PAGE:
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desiring to follow up their studies in Argentina. The municipal council of Buenos Aires, on December 22, 1919, passed an ordinance providing for the establishment of a practical school of aviculture in connection with the zoological garden. During the apprentice period pupils will be required to give their services to the school gratuitously. On the completion of the course a diploma as practical aviculturist will be given. In the Colombian Ministry of Agriculture a department of cattle and meat inspection has been established to study contagious cattle diseases and their remedies, and to inspect cattle and meat products intended for export to countries which demand certificates of inspection. A law of November 5, 1919, grants a subsidy of about $10,000 for the establishment of a course in agriculture and industries in the University of Nariño. The Department of Agriculture of Cuba has decided to establish a bureau of commercial information in European and American countries for the purpose of establishing cordial commercial relations between Cuba and the other countries. The first bureau will be established in France.


Ar a meeting of Messrs. Brunner, Mond, and Co., at Liverpool, on August 4, a resolution to authorize the directors to distribute to universities or other scientific institutions in the United Kingdom for the furtherance of scientific education and research, $500,000 out of the investment surplus reserve account was passed.

THE University of Tennessee College of Medicine will erect a pathologic laboratory building to cost $75,000 near the Memphis General Hospital. This is in accordance with a contract between the university and the Memphis General Hospital by which the school has entire control of the teaching facilities in the hospital for a period of twenty years and the school will nominate the medical, surgical and laboratory staffs of the hospital.

DR. GILBERT H. CADY, who has been connected with the Geological Survey of Illinois for several years and who has recently returned from a year spent in mining interests in the far east, has accepted the position of professor of geology and head of the department in the University of Arkansas. He also becomes state geologist of Arkansas.

Ar Northwestern University Miss Margaret Fuller, M.A., Chicago, has been appointed instructor in geology and Mr. Thomas Lloyd Gledhill, M.A., Toronto, has been appointed instructor in mineralogy and geology.

F. A. VARRELMAN, acting professor of botany at Occidental College, Los Angeles, during 1919-20 has accepted a professorship at the State Normal School, Silver City, New Mexico. Dr. F. A. Smiley will reassume the work in this department at Occidental College, having been at the University of California during the past year.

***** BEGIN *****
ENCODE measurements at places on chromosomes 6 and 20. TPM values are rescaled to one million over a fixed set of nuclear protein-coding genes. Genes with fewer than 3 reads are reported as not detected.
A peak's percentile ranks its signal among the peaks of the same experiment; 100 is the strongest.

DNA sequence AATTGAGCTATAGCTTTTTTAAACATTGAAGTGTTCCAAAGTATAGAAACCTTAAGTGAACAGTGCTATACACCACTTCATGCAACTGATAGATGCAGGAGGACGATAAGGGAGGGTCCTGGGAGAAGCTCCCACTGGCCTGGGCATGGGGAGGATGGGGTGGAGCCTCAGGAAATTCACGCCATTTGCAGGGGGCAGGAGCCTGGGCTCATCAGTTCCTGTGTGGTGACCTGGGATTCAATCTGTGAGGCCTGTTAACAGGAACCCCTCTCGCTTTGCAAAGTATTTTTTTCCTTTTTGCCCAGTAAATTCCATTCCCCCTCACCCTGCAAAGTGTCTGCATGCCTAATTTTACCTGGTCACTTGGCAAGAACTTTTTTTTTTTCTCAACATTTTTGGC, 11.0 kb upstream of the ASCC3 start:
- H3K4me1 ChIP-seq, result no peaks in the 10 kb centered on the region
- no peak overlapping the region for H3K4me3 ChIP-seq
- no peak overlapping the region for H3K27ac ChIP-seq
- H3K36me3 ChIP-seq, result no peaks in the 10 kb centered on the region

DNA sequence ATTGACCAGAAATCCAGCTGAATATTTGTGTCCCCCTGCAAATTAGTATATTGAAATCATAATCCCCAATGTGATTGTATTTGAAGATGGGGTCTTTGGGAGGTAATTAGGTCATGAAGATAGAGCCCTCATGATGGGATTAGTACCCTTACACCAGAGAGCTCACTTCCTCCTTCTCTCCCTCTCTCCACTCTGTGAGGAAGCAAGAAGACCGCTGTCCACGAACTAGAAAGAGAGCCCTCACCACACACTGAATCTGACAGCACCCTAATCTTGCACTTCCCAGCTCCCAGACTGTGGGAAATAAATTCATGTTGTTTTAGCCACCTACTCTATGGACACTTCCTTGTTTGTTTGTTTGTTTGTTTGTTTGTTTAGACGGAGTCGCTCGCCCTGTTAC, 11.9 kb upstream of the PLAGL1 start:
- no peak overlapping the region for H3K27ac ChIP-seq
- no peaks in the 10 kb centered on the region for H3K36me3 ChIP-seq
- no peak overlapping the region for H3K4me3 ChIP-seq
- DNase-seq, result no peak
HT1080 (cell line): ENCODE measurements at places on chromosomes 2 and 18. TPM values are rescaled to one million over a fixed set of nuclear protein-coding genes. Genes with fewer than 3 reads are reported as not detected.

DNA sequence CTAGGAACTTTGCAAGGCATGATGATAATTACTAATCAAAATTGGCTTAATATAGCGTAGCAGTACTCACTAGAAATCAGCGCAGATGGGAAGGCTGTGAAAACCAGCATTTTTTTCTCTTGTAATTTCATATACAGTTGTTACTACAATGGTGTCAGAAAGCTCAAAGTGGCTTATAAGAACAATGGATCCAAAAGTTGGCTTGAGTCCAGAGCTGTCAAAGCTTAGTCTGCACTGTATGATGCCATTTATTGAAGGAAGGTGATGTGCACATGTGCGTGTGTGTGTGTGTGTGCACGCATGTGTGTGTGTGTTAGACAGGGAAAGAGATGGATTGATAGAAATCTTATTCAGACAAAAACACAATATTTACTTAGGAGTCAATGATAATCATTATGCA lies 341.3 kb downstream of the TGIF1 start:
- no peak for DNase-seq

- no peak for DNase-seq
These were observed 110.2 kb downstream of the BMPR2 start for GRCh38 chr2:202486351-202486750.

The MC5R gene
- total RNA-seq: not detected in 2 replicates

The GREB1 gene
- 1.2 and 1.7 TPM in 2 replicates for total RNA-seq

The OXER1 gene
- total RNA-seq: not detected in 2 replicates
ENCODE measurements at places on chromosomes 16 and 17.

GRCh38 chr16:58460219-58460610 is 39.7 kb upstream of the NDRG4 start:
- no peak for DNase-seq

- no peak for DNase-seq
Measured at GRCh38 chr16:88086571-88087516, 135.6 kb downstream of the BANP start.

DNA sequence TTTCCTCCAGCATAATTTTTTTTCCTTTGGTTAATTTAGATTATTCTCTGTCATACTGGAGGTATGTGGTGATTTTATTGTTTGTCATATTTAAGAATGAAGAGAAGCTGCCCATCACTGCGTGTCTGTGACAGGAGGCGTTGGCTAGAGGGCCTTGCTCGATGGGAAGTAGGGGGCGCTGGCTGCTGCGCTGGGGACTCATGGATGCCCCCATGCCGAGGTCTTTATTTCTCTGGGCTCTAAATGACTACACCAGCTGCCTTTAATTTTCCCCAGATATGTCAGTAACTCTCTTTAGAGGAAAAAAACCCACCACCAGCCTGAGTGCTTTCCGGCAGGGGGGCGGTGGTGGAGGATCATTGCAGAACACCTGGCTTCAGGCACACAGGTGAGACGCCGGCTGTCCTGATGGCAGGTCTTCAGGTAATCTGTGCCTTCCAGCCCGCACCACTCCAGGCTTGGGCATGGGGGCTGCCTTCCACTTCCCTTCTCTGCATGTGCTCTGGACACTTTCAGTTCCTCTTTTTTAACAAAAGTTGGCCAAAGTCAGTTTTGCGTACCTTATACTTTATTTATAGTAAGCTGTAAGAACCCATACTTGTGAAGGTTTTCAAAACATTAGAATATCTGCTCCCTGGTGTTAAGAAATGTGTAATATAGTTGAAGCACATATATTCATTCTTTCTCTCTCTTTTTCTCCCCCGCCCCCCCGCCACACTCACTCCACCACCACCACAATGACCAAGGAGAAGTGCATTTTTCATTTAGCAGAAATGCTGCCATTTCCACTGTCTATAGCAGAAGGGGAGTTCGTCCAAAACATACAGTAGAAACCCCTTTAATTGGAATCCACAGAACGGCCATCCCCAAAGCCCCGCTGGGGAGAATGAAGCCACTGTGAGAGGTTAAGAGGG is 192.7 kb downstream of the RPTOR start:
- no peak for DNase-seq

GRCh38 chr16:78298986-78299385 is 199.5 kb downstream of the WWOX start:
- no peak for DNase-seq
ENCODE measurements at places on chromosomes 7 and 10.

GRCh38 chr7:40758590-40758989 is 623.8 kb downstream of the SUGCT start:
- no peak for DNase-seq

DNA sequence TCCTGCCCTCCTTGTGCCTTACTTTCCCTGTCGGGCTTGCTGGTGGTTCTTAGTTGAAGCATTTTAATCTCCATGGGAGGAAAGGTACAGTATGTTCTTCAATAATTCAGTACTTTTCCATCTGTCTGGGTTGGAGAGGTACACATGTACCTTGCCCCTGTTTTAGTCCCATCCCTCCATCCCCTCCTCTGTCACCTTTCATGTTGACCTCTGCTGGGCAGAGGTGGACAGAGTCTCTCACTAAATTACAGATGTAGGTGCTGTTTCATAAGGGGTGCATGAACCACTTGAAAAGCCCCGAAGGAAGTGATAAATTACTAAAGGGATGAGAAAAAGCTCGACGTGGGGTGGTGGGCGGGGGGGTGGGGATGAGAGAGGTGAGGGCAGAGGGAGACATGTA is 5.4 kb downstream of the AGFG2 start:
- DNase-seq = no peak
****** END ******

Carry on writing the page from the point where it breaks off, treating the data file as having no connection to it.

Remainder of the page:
O. A. Haugen, formerly instructor at the University of Wisconsin is returning this fall as assistant professor of chemical engineering. He is at present connected with the Carborundrum company at Niagara Falls.

DR. ENGLISH BAGBY has been appointed instructor in psychology at Yale University.

DR. W. N. HAWORTH has been appointed to the chair of organic chemistry at Armstrong College, Newcastle-upon-Tyne, in succession to Professor S. Smiles.


THE dependence of the present-day investigator upon institutional libraries is almost absolute. Necessarily so, as only a very exceptional person can own, or provide room for, a library complete enough to cover the range of his professional interests. Even if he owned the books he could not care for them and do anything else. Except in his own special field, no investigator will attempt to compete with the skilled bibliographers of our better libraries, and even in his own field he is apt to appear at a disadvantage. One

of the most careful workers of my acquaintance recently located, after much search, the title of a somewhat obscure work on stomata, only to find, shortly after, that the book was plainly catalogued under the heading STOMATA in the library of the institution in which he was at work.

The work of the librarian is important to the investigator not only in making the results of previous researches available now, but in the attempt to insure present results being available in the future. If the results of the investigations of to-day are anywhere available to succeeding generations it will be in the larger libraries where the publications containing them are being carefully collected and catalogued. We have heard much recently about cooperation among investigators, its desirability, its difficulty, and its disadvantages, and the means by which its undesirable features may be avoided and its disadvantages and difficulties lessened. Might not brief consideration well be given to cooperation between the investigator and the most important of his co-laborers, a cooperation which can have neither difficulties nor disadvantages?